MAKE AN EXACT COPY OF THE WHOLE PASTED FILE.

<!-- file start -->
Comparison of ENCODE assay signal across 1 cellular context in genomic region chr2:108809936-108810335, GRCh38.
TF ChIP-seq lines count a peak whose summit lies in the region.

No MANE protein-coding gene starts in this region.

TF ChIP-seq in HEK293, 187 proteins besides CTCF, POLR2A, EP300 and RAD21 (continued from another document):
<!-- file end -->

Comparison of ENCODE assay signal across 1 cellular context in genomic region chr2:108809936-108810335, GRCh38.
TF ChIP-seq lines count a peak whose summit lies in the region.

No MANE protein-coding gene starts in this region.

TF ChIP-seq in HEK293, 187 proteins besides CTCF, POLR2A, EP300 and RAD21 (continued from another document):